Propane and CO2 cascade system for industrial refrigeration and deep-freezing

By Simon Burkel, Aug 22, 2013, 12:42 1 minute reading

A meat processing plant in Osnabrück (Germany) is using a propane-CO2 cascade system for refrigeration and deep-freezing in processing and cold storage applications. The technical and constructional innovation of this system is the combination of propane (R290) and CO2 in one loop. The new, integrated solution reduces the required space as well as installation costs.

Integrated solution for refrigeration and deep-freezing with natural refrigerants

The technical and constructional innovation of the integrated system is the combination of propane and CO2 in one loop for refrigeration. Former plants required two separated units to be connected on site with control and piping technology. The new integrated CO2/propane system reduces the required space and assembly efforts, leading to reduced investment costs. 
 
The system installed in the meat processing plant in Osnabrück uses propane as a refrigerant in the plant room and propylene glycol to distribute the cold in temperatures ranging between –3 °C (return temperature) to – 8 °C (flow-temperature).  The refrigeration supply in the deep-freezing unit features CO2 direct evaporation at -32 °C. The cooling capacity is 80 kW for refrigeration and 8 kW for deep-freezing.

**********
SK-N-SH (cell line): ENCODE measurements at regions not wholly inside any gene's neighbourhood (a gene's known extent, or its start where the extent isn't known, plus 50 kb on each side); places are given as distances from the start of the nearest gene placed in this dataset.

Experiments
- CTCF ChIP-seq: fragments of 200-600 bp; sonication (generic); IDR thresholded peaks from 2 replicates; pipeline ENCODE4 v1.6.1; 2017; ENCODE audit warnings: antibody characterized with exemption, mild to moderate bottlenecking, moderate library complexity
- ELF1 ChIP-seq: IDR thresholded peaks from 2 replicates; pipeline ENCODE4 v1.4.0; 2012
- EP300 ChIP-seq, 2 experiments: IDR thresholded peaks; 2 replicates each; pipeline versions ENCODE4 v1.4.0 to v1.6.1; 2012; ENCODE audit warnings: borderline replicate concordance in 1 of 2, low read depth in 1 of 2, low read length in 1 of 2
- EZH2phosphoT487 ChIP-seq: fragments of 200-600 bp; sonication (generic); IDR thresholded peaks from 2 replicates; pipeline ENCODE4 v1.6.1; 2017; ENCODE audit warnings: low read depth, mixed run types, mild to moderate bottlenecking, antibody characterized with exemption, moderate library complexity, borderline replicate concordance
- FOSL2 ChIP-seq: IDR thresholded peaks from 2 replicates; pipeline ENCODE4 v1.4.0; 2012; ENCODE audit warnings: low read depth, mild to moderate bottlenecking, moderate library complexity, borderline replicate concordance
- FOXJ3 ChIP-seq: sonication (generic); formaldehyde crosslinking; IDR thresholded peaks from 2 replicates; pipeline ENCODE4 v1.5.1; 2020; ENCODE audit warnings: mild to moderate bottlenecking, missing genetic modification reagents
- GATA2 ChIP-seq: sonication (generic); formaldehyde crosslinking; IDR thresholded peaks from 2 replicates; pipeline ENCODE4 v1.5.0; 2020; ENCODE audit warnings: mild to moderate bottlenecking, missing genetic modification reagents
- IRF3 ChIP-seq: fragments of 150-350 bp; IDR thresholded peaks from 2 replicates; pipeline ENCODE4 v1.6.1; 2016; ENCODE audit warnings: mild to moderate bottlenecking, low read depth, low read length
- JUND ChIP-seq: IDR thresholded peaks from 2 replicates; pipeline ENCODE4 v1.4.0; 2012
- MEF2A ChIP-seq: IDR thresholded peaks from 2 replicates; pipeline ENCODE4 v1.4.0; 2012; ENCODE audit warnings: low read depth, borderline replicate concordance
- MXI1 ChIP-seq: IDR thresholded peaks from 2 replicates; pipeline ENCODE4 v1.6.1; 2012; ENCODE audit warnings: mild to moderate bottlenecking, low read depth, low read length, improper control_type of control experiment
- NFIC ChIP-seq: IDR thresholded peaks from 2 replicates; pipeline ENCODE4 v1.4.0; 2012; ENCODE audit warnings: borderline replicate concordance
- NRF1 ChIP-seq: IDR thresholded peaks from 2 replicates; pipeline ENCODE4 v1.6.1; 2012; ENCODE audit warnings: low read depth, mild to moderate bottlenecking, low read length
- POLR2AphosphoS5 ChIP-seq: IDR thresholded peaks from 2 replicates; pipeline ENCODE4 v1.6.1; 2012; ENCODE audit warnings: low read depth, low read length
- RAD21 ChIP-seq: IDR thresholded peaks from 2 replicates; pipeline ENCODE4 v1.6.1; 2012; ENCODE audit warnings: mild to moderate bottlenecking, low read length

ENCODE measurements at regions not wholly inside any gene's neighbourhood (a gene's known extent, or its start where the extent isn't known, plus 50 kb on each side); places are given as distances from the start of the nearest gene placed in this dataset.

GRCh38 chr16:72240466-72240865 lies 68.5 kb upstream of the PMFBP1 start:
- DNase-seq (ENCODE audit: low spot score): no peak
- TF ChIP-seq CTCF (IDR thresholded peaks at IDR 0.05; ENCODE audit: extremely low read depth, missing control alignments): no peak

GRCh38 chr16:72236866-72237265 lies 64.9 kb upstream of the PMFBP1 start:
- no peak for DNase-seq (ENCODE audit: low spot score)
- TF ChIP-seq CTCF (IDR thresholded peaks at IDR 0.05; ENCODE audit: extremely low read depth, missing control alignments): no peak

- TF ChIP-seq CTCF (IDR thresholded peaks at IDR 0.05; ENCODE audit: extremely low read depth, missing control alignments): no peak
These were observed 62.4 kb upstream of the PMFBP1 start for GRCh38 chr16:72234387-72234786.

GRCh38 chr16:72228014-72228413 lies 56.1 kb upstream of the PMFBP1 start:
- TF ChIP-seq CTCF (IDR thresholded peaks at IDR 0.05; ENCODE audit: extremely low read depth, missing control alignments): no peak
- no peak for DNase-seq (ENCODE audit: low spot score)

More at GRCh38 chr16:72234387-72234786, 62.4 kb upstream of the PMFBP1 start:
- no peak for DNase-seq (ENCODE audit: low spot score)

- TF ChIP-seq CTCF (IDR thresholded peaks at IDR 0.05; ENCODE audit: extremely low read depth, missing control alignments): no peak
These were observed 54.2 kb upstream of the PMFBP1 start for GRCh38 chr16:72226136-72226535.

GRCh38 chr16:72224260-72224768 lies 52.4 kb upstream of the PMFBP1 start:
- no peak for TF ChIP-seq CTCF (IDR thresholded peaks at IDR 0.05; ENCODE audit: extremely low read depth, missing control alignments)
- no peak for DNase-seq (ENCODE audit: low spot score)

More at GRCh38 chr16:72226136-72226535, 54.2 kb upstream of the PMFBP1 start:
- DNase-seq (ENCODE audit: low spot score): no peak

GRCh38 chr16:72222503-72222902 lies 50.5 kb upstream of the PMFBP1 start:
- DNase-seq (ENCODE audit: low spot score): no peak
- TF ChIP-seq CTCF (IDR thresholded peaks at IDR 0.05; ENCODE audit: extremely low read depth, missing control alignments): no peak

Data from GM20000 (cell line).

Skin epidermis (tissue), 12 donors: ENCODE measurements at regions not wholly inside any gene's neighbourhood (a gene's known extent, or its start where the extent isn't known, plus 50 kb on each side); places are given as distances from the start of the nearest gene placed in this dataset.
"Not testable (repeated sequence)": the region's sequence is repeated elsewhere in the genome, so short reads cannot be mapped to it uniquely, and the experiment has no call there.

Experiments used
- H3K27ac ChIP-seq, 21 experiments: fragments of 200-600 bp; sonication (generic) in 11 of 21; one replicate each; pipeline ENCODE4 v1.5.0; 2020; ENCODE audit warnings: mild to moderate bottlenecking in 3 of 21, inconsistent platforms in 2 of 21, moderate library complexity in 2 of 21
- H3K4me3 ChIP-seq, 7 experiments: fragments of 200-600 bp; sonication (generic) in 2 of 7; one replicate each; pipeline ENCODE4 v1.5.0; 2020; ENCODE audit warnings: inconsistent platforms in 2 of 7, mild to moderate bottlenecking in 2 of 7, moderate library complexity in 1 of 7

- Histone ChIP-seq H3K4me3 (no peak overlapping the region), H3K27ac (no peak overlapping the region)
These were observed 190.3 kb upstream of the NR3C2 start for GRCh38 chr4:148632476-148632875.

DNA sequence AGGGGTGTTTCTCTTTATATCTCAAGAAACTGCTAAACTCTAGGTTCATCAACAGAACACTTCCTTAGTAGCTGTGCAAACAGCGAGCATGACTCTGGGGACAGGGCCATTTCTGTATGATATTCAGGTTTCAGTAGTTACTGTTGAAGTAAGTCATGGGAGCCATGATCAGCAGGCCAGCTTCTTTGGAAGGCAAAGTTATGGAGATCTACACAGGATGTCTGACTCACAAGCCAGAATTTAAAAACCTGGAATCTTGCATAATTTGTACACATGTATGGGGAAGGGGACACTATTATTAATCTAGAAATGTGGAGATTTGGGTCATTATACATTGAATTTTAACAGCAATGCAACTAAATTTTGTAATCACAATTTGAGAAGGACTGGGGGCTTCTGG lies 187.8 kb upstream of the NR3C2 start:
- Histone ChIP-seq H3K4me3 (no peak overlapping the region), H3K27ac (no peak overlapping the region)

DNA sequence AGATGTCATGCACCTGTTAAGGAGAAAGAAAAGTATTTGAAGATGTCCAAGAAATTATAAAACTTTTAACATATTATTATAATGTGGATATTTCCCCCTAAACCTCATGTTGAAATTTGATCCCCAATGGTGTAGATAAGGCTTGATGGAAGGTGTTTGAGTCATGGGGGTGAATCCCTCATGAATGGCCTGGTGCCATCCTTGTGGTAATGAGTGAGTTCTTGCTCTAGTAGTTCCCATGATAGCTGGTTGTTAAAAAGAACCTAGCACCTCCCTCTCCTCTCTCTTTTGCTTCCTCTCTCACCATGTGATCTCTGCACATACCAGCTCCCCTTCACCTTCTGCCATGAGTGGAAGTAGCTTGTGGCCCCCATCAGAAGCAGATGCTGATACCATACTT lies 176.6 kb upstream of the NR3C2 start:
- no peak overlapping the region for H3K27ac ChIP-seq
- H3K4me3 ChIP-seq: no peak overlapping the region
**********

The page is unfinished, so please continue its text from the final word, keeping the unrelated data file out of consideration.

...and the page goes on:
The technically most appropriate and most efficient power range of the system is:
  • For refrigeration: between 50 to 400 kW, in the temperature range from 6 to –10 °C
  • For deep-freezing: 10 to 150 kW, in the temperature range from –25 to –45 °C

Exemplary system for lower commercial and industrial capacity range

The majority of commercial and industrial refrigeration systems using natural refrigerants have previously been used for high capacity ranges. With the new combination, using propane for higher temperature ranges and CO2 for lower temperature ranges, almost all applications can be covered. Operators and users of refrigeration installations face no technical limitations anymore and can take full advantage of natural refrigerants in all capacity ranges.
 

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By Simon Burkel

Aug 22, 2013, 12:42




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